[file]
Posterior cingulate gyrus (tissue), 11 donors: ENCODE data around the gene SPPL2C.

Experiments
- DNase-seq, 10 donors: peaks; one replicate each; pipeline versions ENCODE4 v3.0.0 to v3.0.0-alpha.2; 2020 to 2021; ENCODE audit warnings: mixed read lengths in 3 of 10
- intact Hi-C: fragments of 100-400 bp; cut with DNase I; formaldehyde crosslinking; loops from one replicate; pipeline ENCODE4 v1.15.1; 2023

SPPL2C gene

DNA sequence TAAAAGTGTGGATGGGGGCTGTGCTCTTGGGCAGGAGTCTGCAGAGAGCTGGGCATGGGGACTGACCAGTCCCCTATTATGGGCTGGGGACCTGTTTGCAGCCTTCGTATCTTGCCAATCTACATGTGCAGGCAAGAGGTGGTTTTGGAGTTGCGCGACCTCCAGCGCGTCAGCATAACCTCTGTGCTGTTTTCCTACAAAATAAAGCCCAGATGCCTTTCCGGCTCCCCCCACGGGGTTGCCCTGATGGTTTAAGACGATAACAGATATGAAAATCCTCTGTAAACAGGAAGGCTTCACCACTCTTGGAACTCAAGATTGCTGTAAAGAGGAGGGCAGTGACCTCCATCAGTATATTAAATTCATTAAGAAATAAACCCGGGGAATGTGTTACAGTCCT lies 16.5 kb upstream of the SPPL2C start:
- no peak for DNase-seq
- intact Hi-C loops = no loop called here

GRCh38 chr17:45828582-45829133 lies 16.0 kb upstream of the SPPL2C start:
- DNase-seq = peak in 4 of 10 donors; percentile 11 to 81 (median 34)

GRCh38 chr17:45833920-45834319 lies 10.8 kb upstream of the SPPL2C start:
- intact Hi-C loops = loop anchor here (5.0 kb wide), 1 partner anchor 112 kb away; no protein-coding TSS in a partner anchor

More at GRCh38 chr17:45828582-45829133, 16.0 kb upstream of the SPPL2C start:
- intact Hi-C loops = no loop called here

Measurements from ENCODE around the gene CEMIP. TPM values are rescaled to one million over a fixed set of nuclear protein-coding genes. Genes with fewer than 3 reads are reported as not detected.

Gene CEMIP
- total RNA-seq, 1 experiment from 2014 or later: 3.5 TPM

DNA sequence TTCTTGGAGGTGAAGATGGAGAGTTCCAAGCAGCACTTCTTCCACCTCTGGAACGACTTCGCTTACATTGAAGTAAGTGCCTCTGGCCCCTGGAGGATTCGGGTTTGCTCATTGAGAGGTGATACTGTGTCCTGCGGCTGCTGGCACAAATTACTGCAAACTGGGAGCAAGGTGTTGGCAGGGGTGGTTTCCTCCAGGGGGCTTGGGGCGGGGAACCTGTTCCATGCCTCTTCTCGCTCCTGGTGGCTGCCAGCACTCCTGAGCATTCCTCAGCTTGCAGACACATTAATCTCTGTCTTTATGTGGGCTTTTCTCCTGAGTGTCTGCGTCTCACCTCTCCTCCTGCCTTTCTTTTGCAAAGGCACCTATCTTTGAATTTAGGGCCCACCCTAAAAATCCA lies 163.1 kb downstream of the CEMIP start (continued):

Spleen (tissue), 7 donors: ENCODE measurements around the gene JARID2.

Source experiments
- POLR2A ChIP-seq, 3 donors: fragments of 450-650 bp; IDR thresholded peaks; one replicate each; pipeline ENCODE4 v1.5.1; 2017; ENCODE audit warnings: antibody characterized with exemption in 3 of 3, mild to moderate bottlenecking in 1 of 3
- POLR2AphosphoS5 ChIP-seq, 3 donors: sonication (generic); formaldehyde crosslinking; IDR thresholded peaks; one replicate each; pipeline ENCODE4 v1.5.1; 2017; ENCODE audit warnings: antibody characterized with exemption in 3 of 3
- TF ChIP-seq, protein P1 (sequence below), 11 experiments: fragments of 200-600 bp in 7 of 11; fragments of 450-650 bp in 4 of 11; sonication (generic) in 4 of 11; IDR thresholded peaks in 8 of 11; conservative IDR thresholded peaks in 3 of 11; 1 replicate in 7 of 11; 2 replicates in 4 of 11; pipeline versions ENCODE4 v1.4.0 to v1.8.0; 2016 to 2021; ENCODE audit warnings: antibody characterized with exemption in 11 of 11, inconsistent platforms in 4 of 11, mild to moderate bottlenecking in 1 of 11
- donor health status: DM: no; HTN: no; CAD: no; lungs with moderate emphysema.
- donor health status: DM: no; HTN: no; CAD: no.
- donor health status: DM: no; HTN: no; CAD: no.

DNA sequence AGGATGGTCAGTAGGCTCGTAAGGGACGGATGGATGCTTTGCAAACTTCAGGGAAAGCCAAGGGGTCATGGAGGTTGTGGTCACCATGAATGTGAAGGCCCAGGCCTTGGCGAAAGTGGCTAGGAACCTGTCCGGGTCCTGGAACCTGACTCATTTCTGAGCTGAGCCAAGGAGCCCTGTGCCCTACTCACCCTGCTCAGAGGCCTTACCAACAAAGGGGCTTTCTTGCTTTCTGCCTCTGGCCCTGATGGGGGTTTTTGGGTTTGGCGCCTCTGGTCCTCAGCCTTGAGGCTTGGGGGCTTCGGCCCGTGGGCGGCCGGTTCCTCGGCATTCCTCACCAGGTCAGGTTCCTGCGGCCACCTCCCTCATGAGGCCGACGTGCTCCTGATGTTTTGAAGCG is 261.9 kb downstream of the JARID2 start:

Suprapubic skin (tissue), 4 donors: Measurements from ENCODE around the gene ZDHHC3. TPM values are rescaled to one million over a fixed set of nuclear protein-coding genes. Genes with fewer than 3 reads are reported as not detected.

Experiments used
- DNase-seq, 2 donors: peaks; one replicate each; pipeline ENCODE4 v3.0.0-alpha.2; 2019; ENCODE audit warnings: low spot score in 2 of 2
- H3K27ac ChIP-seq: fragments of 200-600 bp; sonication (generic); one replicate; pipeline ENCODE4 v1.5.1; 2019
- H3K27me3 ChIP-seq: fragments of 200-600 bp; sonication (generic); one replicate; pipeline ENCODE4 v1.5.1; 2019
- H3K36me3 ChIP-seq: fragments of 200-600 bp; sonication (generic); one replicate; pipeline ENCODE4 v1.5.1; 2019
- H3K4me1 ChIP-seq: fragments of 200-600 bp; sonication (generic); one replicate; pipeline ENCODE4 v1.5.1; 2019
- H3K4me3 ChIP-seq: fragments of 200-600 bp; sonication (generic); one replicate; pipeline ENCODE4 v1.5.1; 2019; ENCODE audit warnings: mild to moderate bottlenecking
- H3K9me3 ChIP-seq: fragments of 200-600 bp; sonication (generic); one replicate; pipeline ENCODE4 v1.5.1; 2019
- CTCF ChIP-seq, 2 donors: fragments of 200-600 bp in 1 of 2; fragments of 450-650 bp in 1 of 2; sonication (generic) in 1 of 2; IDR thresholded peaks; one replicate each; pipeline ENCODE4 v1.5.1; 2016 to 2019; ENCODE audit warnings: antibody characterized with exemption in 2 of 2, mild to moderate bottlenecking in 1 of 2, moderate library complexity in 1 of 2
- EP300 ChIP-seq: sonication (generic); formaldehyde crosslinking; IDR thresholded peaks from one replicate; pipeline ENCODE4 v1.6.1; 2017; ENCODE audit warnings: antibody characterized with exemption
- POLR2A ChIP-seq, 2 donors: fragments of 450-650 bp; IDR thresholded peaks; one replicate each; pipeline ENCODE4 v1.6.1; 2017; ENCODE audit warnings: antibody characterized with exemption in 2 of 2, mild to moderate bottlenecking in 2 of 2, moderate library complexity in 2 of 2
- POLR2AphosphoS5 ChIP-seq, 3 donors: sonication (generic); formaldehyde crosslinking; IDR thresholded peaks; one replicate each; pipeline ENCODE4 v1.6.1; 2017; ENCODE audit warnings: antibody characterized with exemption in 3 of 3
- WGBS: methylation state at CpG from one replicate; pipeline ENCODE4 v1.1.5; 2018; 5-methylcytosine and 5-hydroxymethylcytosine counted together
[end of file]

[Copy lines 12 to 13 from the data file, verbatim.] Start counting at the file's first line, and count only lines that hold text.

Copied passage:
- intact Hi-C loops = loop anchor here (5.0 kb wide), 1 partner anchor 112 kb away; no protein-coding TSS in a partner anchor

More at GRCh38 chr17:45828582-45829133, 16.0 kb upstream of the SPPL2C start: